Thus, it is perceived that the educational evolution has gone through several situations, from the traditional school, modern school and today with significant evolution in contemporary school, which with technological advances allowed quick solutions for teaching. But teaching does not depend only on technologies, teaching learning is something complex where we can learn or leave the teachings in the background, or for later, it all depends on the particular interest of the individual.

Schools, regardless of their location or the clientele it serves, have the principle of forming conscious citizens, responsible with intellectual autonomy capable of keeping up with social changes that happen at an increasingly accelerated pace.  At this level, the teacher needs to acquire different teaching strategies. For Libâneo (2006, p. 78), “The teacher therefore needs a theory that explains the intended direction for the educational task of humanization of man, extracted from a conception of education as a transforming social practice.” Faced with this need, the pedagogical methods adopted by teachers are important for teaching learning to occur, making an association between theory and the student’s daily life; the disciplinary knowledge of their own field of professional training and the curricular knowledge of the specific areas of their teaching work; and pedagogical design that base the teaching-learning processes.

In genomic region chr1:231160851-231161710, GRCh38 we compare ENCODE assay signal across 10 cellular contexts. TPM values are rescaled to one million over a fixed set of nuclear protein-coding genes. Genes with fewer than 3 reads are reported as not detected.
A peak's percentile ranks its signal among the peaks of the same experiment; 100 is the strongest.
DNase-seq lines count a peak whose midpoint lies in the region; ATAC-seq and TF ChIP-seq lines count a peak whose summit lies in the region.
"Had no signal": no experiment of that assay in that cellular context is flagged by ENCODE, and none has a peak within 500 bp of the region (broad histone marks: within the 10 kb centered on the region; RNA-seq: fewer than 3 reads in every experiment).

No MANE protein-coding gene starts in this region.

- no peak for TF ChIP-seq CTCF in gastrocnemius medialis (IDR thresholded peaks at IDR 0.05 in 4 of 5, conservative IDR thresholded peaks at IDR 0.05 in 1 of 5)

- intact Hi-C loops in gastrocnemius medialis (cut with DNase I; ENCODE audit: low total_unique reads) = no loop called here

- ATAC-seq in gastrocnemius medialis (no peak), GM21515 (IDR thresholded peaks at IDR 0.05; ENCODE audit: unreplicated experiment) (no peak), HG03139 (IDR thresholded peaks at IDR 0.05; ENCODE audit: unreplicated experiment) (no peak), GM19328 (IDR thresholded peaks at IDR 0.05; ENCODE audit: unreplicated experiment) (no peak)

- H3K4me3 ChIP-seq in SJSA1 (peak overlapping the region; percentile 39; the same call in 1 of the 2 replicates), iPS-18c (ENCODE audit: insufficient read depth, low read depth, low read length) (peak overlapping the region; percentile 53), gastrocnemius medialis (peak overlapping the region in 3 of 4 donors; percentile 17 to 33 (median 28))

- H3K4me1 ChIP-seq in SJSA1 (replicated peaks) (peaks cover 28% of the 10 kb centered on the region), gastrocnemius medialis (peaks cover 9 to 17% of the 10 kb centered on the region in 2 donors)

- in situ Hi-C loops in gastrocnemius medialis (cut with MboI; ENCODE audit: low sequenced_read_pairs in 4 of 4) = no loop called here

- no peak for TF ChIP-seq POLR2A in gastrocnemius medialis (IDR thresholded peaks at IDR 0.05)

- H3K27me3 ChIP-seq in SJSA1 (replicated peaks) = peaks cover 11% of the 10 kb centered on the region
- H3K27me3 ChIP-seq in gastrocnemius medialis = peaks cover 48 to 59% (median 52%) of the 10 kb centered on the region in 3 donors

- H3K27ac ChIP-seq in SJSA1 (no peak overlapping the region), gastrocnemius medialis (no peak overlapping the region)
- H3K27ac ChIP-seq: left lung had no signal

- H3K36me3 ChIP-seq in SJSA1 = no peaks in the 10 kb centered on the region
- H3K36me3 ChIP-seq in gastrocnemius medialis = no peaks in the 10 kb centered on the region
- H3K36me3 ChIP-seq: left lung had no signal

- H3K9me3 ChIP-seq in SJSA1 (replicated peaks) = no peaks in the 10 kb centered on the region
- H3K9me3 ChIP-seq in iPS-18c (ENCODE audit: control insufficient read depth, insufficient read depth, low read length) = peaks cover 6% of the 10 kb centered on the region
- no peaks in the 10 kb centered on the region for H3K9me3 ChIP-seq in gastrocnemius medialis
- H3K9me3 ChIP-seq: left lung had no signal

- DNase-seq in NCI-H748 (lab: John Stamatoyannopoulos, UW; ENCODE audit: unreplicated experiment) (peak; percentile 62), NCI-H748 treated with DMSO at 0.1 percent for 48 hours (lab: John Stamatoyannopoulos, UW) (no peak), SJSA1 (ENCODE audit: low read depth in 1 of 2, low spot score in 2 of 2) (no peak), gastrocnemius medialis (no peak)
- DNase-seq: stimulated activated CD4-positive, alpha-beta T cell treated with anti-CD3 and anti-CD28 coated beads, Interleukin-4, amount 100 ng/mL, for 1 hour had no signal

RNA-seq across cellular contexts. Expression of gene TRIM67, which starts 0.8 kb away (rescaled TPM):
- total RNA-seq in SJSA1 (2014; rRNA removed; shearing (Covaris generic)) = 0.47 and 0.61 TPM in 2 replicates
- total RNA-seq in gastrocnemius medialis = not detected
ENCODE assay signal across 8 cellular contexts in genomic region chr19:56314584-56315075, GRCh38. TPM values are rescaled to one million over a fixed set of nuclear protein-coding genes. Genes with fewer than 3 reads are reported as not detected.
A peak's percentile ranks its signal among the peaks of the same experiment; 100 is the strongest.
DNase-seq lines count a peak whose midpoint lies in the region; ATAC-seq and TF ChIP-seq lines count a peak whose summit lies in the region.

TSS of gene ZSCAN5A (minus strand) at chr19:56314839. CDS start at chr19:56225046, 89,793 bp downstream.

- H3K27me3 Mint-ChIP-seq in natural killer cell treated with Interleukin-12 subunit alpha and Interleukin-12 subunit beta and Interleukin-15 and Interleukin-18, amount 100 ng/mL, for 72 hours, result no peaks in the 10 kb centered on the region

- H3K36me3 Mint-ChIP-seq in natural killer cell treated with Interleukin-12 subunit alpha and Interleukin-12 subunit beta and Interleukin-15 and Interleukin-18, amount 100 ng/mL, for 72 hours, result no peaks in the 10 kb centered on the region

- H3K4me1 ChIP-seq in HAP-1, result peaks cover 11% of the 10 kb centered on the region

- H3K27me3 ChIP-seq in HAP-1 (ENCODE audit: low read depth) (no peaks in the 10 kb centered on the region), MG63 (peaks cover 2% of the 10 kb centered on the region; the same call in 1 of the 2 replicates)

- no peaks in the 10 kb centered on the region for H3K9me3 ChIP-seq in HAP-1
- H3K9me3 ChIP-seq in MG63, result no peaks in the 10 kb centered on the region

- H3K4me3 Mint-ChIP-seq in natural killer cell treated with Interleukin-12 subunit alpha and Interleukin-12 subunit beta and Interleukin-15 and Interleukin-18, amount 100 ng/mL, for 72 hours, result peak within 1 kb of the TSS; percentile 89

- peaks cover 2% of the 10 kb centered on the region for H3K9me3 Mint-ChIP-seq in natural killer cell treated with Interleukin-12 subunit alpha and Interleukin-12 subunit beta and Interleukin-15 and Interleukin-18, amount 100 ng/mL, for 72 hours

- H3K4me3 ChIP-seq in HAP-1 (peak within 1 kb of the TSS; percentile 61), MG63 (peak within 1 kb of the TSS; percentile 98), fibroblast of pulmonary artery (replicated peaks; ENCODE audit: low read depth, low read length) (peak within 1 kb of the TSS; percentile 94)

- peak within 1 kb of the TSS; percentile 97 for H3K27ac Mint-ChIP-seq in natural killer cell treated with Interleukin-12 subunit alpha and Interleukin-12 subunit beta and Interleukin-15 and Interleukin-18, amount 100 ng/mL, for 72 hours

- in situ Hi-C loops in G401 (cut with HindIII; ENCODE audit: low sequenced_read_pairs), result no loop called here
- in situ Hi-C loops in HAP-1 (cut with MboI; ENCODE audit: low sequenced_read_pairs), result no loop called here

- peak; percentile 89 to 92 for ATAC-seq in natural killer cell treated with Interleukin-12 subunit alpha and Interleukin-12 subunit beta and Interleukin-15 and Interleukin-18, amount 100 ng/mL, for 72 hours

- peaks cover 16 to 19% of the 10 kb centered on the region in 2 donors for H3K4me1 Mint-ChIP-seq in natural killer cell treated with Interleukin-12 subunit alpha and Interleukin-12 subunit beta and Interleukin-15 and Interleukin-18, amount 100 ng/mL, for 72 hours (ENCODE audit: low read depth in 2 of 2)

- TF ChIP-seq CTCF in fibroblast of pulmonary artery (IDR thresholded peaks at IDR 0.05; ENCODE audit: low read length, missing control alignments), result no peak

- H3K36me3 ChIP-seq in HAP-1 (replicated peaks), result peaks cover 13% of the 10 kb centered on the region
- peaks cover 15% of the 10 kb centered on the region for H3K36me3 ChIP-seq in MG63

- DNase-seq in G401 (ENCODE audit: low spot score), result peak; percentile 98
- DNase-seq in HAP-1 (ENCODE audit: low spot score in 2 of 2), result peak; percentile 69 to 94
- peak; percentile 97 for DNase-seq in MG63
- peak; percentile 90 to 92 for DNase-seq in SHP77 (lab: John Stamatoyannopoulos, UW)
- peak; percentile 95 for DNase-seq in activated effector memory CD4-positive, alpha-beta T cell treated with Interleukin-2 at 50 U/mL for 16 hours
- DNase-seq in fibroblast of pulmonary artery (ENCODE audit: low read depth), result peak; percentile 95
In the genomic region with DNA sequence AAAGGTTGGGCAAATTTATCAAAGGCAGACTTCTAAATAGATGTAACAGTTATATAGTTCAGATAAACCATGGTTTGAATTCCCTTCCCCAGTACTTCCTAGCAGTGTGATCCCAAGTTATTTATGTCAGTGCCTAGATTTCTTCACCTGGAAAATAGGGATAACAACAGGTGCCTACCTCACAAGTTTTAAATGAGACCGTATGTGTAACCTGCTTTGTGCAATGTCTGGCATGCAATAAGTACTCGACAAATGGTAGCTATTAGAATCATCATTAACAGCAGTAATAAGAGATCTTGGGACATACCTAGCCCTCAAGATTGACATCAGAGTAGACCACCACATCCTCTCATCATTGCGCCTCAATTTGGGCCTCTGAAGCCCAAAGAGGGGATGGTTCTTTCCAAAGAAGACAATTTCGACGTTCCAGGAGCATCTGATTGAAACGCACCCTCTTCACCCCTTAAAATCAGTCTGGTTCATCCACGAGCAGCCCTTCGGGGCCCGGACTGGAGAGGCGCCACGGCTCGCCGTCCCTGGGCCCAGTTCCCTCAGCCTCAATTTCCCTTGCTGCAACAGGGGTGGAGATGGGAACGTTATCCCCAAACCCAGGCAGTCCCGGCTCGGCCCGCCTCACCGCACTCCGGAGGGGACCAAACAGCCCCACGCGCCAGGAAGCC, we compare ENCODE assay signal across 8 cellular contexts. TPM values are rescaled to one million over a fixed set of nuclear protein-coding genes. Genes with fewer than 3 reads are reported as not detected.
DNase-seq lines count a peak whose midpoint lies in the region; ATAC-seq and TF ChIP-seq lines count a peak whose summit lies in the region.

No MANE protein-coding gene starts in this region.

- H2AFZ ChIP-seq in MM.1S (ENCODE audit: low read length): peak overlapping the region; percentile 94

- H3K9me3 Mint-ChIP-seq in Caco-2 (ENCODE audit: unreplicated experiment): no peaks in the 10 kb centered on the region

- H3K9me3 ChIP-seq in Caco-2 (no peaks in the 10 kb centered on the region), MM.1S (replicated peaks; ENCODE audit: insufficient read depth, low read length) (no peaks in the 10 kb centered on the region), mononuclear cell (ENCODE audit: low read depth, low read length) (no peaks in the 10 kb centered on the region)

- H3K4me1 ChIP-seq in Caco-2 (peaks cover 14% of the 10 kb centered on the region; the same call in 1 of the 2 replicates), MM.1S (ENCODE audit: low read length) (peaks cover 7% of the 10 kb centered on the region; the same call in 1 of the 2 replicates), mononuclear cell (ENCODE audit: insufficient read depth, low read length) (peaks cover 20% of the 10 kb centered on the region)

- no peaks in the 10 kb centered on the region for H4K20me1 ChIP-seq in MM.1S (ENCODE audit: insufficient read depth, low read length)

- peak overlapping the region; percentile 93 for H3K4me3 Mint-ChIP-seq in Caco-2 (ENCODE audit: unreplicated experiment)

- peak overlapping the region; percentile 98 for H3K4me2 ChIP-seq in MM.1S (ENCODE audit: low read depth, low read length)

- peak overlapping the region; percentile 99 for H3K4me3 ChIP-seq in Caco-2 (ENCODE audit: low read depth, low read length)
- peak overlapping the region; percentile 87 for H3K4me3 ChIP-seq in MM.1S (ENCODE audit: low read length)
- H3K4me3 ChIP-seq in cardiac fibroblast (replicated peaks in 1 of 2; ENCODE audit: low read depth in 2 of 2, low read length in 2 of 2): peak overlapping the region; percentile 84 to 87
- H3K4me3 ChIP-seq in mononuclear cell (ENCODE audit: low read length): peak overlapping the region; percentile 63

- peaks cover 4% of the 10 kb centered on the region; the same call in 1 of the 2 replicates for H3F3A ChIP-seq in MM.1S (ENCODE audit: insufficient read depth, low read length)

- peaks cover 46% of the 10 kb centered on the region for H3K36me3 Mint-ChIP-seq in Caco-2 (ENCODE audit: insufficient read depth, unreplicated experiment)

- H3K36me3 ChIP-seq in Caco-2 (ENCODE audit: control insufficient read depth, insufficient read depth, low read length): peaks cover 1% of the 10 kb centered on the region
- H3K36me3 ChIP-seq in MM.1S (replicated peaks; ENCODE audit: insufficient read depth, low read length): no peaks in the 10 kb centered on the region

It becomes relevant for the teacher, this engagement of theory with practice at work with students. It is a process in which the knowledge and experiences discussed in the classroom, their hypotheses, their procedures and the elements of educational policies are described, in addition to the knowledge acquired in the daily trajectory of personal, social, cultural and school life. In this practice, an intertwining favored learning is perceived, in which the teacher not only dominates, but also encourages, to the knowledge of the meanings.

The pedagogical methods between teacher and student becomes a real historical learning, are instruments that interconnect language and facilitate the process of formation of people. Thus, the teacher and the student grow together, because society undergoes several modifications, among these teaching-learning, which is connected in a broad process and increasingly charges the individual.

In this vision each being must adapt, be dynamic, active, respect the differences and knowledge acquired throughout individual or group life. With this, pedagogical practice plays a fundamental role in the intellectual development of the student, it is the center of methodological application in the conduction of learning. The teacher needs to reflect on the question:

To educate is to intervene in people’s ability to be and act. For this, cultural mediations are provided, that is, symbolic and material tools, through a communication process. This is what Pedagogy is all about: the mediation of knowledge and ways of acting. (LIBÂNEO, 2006, p. 215)